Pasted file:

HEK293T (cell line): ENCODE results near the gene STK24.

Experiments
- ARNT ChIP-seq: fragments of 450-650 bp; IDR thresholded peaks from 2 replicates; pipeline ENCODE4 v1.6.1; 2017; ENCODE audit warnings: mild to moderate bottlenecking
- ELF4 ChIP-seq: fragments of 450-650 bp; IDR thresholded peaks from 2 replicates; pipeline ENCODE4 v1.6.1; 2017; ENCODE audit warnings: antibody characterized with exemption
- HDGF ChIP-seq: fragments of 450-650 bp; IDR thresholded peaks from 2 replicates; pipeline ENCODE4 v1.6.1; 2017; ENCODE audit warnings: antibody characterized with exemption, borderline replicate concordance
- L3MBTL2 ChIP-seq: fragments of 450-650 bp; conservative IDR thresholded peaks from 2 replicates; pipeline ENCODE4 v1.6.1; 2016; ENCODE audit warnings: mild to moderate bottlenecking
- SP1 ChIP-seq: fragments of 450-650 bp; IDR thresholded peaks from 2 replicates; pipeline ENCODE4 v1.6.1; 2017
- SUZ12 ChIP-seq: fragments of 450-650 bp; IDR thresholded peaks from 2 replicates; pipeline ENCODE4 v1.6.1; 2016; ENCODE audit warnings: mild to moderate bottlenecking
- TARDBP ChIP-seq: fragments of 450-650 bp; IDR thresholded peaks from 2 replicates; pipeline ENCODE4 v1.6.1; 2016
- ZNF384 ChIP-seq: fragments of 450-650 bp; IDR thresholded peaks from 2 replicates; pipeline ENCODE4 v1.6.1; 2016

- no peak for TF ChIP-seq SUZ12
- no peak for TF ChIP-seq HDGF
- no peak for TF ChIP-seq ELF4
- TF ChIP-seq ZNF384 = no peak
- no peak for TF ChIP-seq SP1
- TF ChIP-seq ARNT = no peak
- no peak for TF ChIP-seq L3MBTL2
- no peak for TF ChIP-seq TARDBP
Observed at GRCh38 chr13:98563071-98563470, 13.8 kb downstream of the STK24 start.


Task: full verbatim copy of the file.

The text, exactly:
HEK293T (cell line): ENCODE results near the gene STK24.

Experiments
- ARNT ChIP-seq: fragments of 450-650 bp; IDR thresholded peaks from 2 replicates; pipeline ENCODE4 v1.6.1; 2017; ENCODE audit warnings: mild to moderate bottlenecking
- ELF4 ChIP-seq: fragments of 450-650 bp; IDR thresholded peaks from 2 replicates; pipeline ENCODE4 v1.6.1; 2017; ENCODE audit warnings: antibody characterized with exemption
- HDGF ChIP-seq: fragments of 450-650 bp; IDR thresholded peaks from 2 replicates; pipeline ENCODE4 v1.6.1; 2017; ENCODE audit warnings: antibody characterized with exemption, borderline replicate concordance
- L3MBTL2 ChIP-seq: fragments of 450-650 bp; conservative IDR thresholded peaks from 2 replicates; pipeline ENCODE4 v1.6.1; 2016; ENCODE audit warnings: mild to moderate bottlenecking
- SP1 ChIP-seq: fragments of 450-650 bp; IDR thresholded peaks from 2 replicates; pipeline ENCODE4 v1.6.1; 2017
- SUZ12 ChIP-seq: fragments of 450-650 bp; IDR thresholded peaks from 2 replicates; pipeline ENCODE4 v1.6.1; 2016; ENCODE audit warnings: mild to moderate bottlenecking
- TARDBP ChIP-seq: fragments of 450-650 bp; IDR thresholded peaks from 2 replicates; pipeline ENCODE4 v1.6.1; 2016
- ZNF384 ChIP-seq: fragments of 450-650 bp; IDR thresholded peaks from 2 replicates; pipeline ENCODE4 v1.6.1; 2016

- no peak for TF ChIP-seq SUZ12
- no peak for TF ChIP-seq HDGF
- no peak for TF ChIP-seq ELF4
- TF ChIP-seq ZNF384 = no peak
- no peak for TF ChIP-seq SP1
- TF ChIP-seq ARNT = no peak
- no peak for TF ChIP-seq L3MBTL2
- no peak for TF ChIP-seq TARDBP
Observed at GRCh38 chr13:98563071-98563470, 13.8 kb downstream of the STK24 start.